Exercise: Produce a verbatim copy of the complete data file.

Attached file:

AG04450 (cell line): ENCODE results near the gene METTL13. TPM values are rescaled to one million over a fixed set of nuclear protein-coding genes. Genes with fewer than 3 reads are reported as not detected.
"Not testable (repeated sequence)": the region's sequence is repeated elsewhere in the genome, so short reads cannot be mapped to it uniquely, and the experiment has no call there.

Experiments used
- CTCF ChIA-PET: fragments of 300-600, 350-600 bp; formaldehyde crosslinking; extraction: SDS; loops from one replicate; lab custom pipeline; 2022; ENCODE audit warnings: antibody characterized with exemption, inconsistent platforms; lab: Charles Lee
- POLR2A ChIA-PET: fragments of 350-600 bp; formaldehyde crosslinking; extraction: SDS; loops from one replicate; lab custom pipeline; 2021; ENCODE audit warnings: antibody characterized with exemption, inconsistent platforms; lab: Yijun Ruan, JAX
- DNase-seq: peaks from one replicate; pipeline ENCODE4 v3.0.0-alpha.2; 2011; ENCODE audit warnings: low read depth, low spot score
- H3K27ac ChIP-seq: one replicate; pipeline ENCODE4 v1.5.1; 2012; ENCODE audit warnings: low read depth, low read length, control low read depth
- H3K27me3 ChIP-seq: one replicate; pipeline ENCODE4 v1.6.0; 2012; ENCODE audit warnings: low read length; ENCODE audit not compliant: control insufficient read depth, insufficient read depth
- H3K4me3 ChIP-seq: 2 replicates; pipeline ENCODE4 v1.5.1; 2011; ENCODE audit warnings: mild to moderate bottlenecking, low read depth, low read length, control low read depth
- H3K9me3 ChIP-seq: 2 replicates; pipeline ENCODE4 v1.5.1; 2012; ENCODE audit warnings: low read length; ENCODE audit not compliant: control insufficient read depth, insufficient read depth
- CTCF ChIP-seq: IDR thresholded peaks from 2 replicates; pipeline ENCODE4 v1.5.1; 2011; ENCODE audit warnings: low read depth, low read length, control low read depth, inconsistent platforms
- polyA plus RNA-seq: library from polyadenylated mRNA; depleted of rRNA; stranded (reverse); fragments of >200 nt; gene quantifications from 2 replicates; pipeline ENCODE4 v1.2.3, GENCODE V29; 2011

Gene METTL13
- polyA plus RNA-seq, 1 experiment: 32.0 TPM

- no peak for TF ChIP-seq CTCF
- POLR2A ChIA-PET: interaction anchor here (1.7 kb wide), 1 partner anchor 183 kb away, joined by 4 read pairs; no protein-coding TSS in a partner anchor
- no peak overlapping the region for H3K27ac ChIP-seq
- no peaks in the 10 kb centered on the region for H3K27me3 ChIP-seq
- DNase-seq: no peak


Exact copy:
AG04450 (cell line): ENCODE results near the gene METTL13. TPM values are rescaled to one million over a fixed set of nuclear protein-coding genes. Genes with fewer than 3 reads are reported as not detected.
"Not testable (repeated sequence)": the region's sequence is repeated elsewhere in the genome, so short reads cannot be mapped to it uniquely, and the experiment has no call there.

Experiments used
- CTCF ChIA-PET: fragments of 300-600, 350-600 bp; formaldehyde crosslinking; extraction: SDS; loops from one replicate; lab custom pipeline; 2022; ENCODE audit warnings: antibody characterized with exemption, inconsistent platforms; lab: Charles Lee
- POLR2A ChIA-PET: fragments of 350-600 bp; formaldehyde crosslinking; extraction: SDS; loops from one replicate; lab custom pipeline; 2021; ENCODE audit warnings: antibody characterized with exemption, inconsistent platforms; lab: Yijun Ruan, JAX
- DNase-seq: peaks from one replicate; pipeline ENCODE4 v3.0.0-alpha.2; 2011; ENCODE audit warnings: low read depth, low spot score
- H3K27ac ChIP-seq: one replicate; pipeline ENCODE4 v1.5.1; 2012; ENCODE audit warnings: low read depth, low read length, control low read depth
- H3K27me3 ChIP-seq: one replicate; pipeline ENCODE4 v1.6.0; 2012; ENCODE audit warnings: low read length; ENCODE audit not compliant: control insufficient read depth, insufficient read depth
- H3K4me3 ChIP-seq: 2 replicates; pipeline ENCODE4 v1.5.1; 2011; ENCODE audit warnings: mild to moderate bottlenecking, low read depth, low read length, control low read depth
- H3K9me3 ChIP-seq: 2 replicates; pipeline ENCODE4 v1.5.1; 2012; ENCODE audit warnings: low read length; ENCODE audit not compliant: control insufficient read depth, insufficient read depth
- CTCF ChIP-seq: IDR thresholded peaks from 2 replicates; pipeline ENCODE4 v1.5.1; 2011; ENCODE audit warnings: low read depth, low read length, control low read depth, inconsistent platforms
- polyA plus RNA-seq: library from polyadenylated mRNA; depleted of rRNA; stranded (reverse); fragments of >200 nt; gene quantifications from 2 replicates; pipeline ENCODE4 v1.2.3, GENCODE V29; 2011

Gene METTL13
- polyA plus RNA-seq, 1 experiment: 32.0 TPM

- no peak for TF ChIP-seq CTCF
- POLR2A ChIA-PET: interaction anchor here (1.7 kb wide), 1 partner anchor 183 kb away, joined by 4 read pairs; no protein-coding TSS in a partner anchor
- no peak overlapping the region for H3K27ac ChIP-seq
- no peaks in the 10 kb centered on the region for H3K27me3 ChIP-seq
- DNase-seq: no peak